His theory did initially bring him students and followers who sought to use his techniques in their own work. Those that broke away from him were called Neo-Freudians.

Freud's own daughter, Anna Freud, followed in his footsteps. She chose to focus her work on child development and child psychology. Some of her work was challenged by Melanie Klein, who disagreed with Freud's stages of psychosexual development.

Karen Horney and Alfred Adler can be credited with creating the Neo-Freudian discipline. Horney and Adler believed that people were driven by more than just an innate need for pleasure. 

For instance, Freud claimed women struggle with penis envy, while Horney argued women struggle with social inequality between the sexes. She also proposed that perhaps men experience womb envy.

It might be interesting to learn that Carl Jung was a well-known Neo-Freudian. Jung developed his own facet of psychodynamic psychology called analytical psychology. Jung believed that people's minds are comprised of an ego, personal unconscious, and a collective unconscious. 

The collective unconscious, Jung proposed cultural construct called archetypes. Jung took a more positive view of people, believing that the psyche strives for wholeness.

Two psychologists, John Bowlby and Mary Ainsworth, became more interested in the role that family and caregiver attachment might play on people's psychological development and functioning. They found that when children are not given proper loving care by their caregivers, it can cause psychological problems.

Using The Psychodynamic Model In Therapy

When Freud practiced therapy, he used an approach called psychoanalysis. This entailed having his clients come to his office regularly–usually 3 to 5 times per week. There, they would lie on a couch to relax and talk aloud. Freud often sat somewhat behind them and out of view. 

The goal was to give the clients a sort of open space, free from any influence he might have on them if he was in view. He also believed that clients would project onto him any unconscious feelings they had about other people in their life.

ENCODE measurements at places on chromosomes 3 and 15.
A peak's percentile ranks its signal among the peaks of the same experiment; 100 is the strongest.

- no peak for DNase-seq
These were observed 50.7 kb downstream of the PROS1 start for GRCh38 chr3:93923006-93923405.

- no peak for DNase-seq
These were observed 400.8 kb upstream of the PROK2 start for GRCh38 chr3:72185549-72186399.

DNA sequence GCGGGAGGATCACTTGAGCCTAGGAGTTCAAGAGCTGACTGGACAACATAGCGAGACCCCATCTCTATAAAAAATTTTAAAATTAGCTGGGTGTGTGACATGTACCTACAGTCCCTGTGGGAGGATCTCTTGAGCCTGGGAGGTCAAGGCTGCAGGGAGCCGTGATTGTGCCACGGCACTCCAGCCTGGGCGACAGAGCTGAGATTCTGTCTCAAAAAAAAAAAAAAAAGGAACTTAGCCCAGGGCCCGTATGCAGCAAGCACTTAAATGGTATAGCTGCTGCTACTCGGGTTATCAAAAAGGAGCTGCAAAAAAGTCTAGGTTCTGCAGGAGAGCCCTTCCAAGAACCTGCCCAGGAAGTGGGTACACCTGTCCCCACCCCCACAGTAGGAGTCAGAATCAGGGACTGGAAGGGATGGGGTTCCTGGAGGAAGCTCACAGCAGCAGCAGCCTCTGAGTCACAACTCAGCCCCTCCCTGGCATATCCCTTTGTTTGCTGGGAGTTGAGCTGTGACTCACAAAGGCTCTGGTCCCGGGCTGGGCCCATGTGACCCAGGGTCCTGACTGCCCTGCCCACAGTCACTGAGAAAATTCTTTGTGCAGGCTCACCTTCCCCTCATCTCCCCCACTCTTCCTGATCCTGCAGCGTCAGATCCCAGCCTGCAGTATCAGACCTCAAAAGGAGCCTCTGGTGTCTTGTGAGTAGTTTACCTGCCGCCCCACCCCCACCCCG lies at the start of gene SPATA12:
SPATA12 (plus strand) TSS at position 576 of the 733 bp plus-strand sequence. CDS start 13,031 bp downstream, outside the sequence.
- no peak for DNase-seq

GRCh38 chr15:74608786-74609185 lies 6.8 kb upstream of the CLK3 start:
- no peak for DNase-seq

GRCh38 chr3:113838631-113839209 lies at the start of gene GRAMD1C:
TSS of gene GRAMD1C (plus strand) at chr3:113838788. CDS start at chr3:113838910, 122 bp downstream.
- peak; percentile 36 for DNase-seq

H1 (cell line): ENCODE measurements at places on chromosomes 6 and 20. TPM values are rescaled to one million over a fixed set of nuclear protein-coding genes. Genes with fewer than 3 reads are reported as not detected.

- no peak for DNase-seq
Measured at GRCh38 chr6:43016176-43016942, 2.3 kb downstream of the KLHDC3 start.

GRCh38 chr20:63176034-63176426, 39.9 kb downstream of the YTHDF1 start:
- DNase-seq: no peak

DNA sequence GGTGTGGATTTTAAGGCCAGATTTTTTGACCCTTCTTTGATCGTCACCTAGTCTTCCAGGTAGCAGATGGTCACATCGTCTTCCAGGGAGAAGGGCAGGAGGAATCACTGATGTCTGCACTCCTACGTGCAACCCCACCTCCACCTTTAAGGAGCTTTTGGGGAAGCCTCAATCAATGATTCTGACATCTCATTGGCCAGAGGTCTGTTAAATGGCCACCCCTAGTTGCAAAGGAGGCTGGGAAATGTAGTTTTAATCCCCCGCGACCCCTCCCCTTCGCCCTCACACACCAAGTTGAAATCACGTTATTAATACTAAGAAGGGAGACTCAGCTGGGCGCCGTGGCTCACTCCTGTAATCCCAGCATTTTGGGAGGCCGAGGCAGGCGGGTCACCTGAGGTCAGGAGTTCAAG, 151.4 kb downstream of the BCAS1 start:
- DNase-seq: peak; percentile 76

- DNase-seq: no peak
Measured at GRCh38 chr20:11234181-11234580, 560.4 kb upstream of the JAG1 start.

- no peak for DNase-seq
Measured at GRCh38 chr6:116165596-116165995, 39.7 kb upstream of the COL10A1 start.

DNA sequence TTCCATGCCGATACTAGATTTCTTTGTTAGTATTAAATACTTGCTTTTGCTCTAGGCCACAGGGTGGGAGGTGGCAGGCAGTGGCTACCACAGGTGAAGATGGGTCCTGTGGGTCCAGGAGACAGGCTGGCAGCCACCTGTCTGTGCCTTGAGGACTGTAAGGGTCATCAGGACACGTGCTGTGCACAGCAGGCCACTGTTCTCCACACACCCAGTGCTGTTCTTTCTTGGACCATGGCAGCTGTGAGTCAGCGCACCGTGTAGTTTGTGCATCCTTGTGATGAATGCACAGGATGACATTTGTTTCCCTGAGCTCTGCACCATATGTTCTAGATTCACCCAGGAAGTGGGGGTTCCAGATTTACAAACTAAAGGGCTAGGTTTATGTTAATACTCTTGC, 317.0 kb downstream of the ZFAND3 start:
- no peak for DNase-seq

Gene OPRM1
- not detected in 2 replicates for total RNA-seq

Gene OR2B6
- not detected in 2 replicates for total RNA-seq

His clients were expected to talk aloud about whatever came to mind. This process was called free association. Freud believed it would allow the client to discover information in their subconscious and even their unconscious. 

Freud also employed techniques for dream analysis during his therapy sessions. He believed that dreams could provide a view into the unconscious.

Psychodynamic psychology influenced the development of niche theoretical perspectives and therapy approaches that some psychologists and counselors use today. One psychoanalytic approach is object relations theory which focuses on how one relates to others. 

Generally, the goal of psychodynamic therapy is to help people become more aware of the potential internal conflicts that may be causing various psychological symptoms or problems in their life.

Status Of The Psychodynamic Model Today

Psychodynamic psychology is seen as one way to explain human behavior and effectively address psychological problems in therapy. As noted, there are various specific therapy styles 

Different therapeutic modalities have been based on the work of psychologists that proposed edits and additions to Freud's theories. 

The psychodynamic perspective is one of four main theoretical perspectives or schools of thought to explain psychology and methods for psychological treatment. The others include cognitive behavioral theory, humanism, and the biological perspective.

Are You Concerned With Your Mental Health?

If you struggle with mental health concerns and choose to seek therapy, you can always ask your therapist what theoretical orientation they use in their work. You might find some approaches more helpful than others. 

Many mental health providers now use integrative approaches, where they incorporate many different practices and techniques, to provide clients with the best therapy possible.

A recent publication looked over thousands of studies to determine that online CBT is as effective as traditional face-to-face CBT.

Online therapy is striving to answer some problems that have existed since Freud’s day. Online therapy tends to be less expensive than traditional in-person therapy. At BetterHelp, you can find thousands of certified therapists who practice across a myriad of theoretical foundations. Find one that fits your style through BetterHelp.


Sigmund Freud’s psychodynamic model has been a foundation of inspiration for generations of psychologists. The field of psychology continues to mold, shift and change the psychodynamic model into new theories. When we understand the history behind our current psychological therapies, we can gain a deeper perspective that can allow us to make the best choice for our care.